The railroad through the Black Forest is one of the great victories of civil engineering which characterize this age of great undertakings. We passed in exactly one hour through 38 tunnels, during which time, in our ascent of the mountains, we passed through one valley three times! When we had reached the highest point, we saw the two other tracks at different elevations on the mountain side below us! Here we passed for many hours through pine forests, all the trees of which were raised from seed, (some sown, and others planted). Many square miles of this mountainous section is covered with pines planted as regularly as our orchards; and the scenery of these mountain-sides green with dense forests in which the comical tree-tops stand with mathematical exactness in the square or quincunx order, is among the most beautiful imaginable.
It is almost impossible to describe the scenery of the Alps to one who had never yet ascended mountains above the region of the clouds, without so bewildering his imagination that his fancy will call forth and accept more fictitious notions than true ones. The best description that I had ever heard of the Alps, was the occasion of my most incorrect conceptions about them. I think the speaker did not misstate or exaggerate anything in a single word, but as he could in an hour’s talk tell only one tenth of what one ought to know, in order to form a correct notion of what the Alps look like, my fanciful imagination promptly supplied the coloring of the other nine tenths of the picture which he left untouched; and consequently when I came to see the Alps, I found them entirely different from what I had anticipated.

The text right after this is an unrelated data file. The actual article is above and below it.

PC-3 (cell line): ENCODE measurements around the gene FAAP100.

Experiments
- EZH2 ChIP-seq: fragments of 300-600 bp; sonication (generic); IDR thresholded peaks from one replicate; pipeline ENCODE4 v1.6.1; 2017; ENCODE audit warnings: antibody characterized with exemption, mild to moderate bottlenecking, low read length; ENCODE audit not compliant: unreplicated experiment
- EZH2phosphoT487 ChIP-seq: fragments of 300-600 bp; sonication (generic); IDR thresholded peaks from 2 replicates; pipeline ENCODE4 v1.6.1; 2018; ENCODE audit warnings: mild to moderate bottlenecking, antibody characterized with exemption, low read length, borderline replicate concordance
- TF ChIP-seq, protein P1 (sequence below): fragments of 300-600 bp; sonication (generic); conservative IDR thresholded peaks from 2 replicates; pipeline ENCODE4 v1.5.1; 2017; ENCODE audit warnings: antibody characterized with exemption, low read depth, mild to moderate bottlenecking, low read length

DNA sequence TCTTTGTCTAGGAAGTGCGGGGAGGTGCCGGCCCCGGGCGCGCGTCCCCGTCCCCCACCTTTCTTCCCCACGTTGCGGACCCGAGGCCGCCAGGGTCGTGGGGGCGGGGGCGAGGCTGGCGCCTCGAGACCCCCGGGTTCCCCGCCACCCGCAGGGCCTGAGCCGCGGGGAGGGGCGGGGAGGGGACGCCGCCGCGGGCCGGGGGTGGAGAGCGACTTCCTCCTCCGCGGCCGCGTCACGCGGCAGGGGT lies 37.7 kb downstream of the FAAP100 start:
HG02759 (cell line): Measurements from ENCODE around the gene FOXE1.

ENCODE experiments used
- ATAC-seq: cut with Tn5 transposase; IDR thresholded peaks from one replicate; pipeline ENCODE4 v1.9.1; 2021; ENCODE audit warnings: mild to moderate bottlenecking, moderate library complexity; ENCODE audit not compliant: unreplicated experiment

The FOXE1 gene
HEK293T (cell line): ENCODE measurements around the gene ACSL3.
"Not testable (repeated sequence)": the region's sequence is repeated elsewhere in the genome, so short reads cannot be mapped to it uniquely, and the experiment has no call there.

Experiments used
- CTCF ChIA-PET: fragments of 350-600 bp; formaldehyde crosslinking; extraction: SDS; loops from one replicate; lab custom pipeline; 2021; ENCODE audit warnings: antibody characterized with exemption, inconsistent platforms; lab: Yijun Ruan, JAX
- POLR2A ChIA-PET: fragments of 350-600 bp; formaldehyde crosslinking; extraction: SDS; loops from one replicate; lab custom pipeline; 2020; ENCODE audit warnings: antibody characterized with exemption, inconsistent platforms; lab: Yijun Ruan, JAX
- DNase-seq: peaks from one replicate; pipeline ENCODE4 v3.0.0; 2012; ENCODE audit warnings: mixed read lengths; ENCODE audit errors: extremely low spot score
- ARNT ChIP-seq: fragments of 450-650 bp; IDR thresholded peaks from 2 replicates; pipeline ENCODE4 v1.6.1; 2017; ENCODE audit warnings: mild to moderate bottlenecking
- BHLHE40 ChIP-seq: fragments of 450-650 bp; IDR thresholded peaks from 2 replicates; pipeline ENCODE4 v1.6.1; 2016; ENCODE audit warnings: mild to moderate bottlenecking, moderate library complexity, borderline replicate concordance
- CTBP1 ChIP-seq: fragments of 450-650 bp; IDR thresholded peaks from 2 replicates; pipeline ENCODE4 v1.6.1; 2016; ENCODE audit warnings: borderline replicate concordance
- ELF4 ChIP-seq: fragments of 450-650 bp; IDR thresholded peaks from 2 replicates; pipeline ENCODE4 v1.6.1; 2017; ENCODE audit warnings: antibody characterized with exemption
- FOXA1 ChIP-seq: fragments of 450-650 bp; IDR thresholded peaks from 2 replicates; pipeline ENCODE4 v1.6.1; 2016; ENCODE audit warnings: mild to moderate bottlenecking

The ordinary school maps represent the Alps as extending along the borders of Switzerland, as if they consisted of a single range, or possibly of several parallel ranges, and Mount Blanc as its towering peak. With what surprise a scholar who only saw these maps, will look about him, when he reaches the summit of any high peak in Switzerland! On the Rigi, for example, one sees an extent of territory almost 300 miles in circuit, every part of which is studded with ice-capped peaks. These range not in any one particular direction, nor do they number only several dozen, but many hundreds of them stand around the beholder toward every point of the compass and at variable distances, from the Pilatus near by to the most distant part of the horizon—more than 50 miles away. The snow-clad crowns of many of these rise high above the clouds, so that
“Through the parting clouds only
The earth can be seen,
Far down ’neath the vapour
The meadows of green.”